Essential Religious Practice Test: A Tale Of Interventionist Judiciary, Inversion Of Agency And Invisiblisation Of Freedom Of Religion

The author in this piece criticizes the present judicial approach to determine whether a practice is essential to the religion or not. Ramifications of Essential Religious Practice Test have been discussed in an elaborate manner. The author suggests that religious practices should be tested against constitutional morality instead of substantive aspects of religion.

On Preventive Detention and the Need for a Compensatory Framework in Constitutional Tort Cases.

The author in the article comments on a recent judgement of the Madras High Court (Sunitha v. Additional Chief Secretary) which has highlighted the callousness with which the state misuses preventive detention provisions in the law. Further, the article analyses the compensatory jurisprudence of the Court in constitutional tort cases and the need to develop a legislative framework for the same.

Reconsidering Reservations: Including Dalit Muslims and Dalit Christians Within the Ambit of Scheduled Castes

The author in this piece has analysed the Constitution (Scheduled Castes) Order 1950 as unconstitutional by exploring that it it excludes Dalit muslims and Christians under the ambit of the SC status. The author traces the historical overview of the order and put forths that given the transformative constitutionalism and constitutional morality the following have to included under the SC ambit.

Kosovo’s Ban on Islamic Headscarves in Schools

The author in this post has expressed his views on the ban on Islamic headscarves by Kosovo. The author also draws parallels with the governments of other Muslim- majority European countries who in order to conform to the western ideals of secularism, religion and neutrality impose such regulations.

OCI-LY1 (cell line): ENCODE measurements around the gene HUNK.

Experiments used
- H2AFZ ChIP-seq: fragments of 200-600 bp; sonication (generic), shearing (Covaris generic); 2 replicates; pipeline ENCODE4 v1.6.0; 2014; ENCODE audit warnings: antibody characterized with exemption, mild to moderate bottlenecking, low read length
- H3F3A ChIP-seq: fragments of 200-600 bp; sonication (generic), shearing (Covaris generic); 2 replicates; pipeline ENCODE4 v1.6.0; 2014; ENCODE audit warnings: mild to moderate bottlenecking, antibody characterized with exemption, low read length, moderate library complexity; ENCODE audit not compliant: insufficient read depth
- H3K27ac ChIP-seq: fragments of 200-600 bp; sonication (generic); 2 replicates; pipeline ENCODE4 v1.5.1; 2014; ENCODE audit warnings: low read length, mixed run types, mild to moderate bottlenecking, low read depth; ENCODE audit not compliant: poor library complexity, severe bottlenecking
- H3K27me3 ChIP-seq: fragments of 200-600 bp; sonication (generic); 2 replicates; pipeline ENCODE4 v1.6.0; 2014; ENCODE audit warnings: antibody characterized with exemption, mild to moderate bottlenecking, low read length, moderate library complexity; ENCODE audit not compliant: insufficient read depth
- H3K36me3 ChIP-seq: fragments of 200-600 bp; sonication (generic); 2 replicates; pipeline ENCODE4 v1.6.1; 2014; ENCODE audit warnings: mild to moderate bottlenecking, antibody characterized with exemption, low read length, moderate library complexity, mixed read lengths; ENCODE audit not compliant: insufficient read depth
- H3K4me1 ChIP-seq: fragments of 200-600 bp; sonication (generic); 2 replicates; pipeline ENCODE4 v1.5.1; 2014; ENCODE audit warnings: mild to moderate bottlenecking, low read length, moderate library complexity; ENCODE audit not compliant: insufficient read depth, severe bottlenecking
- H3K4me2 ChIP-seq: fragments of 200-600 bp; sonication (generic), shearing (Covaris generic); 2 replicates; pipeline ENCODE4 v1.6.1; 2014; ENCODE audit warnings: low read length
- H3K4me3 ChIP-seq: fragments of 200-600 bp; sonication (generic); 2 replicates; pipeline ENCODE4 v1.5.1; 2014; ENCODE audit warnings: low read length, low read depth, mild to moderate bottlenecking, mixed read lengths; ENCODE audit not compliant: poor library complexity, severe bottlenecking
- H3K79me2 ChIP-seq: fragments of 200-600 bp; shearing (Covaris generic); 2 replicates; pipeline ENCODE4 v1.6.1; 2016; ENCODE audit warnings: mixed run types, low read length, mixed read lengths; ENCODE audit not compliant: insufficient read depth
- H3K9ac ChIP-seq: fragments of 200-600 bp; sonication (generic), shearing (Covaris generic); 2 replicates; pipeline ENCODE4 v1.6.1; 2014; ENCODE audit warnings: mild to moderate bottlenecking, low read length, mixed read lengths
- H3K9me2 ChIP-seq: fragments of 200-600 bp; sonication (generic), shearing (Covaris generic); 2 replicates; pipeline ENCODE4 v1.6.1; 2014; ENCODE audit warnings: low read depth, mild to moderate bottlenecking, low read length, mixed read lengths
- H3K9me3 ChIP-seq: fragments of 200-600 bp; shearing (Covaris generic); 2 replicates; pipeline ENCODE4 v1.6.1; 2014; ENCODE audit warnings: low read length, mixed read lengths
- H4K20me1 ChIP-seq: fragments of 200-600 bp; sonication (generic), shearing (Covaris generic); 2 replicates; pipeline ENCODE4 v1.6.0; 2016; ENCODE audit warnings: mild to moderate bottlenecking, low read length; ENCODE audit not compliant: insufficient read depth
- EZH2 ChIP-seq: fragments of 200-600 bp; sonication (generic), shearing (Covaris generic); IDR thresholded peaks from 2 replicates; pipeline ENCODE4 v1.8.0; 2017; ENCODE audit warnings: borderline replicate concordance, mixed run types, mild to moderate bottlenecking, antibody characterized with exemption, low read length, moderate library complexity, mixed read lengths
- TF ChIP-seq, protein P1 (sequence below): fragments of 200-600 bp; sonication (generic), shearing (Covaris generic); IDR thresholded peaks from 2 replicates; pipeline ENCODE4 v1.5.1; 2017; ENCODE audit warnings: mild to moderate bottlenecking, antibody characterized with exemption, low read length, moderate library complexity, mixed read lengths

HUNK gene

WhatsApp Privacy Case: Does WhatsApp Perform A ‘Public Function’ Under Article 226 Of The Constitution?

Abhijeet Shrivastava & Anujay Shrivastava discuss the recent developments surrounding the change in WhatsApp’s privacy policy and explore the idea, whether the functions of the mega-giant qualify as ‘public function’ under the scheme of the Constitution. The authors further suggest a way forward to effectively address the concerns posed by the shift in the company’s privacy policy.

Internal and Judicial Review of Judicial Appointments

A gradual, but undeniable, progression has transitioned Indian judiciary from its positivist rigidity, to an era of fluid, pervasive involvement in governance and law-making. Through the course of this article, Sarthak Sethi establishes the same through an analysis of the facet of Judicial appointments.

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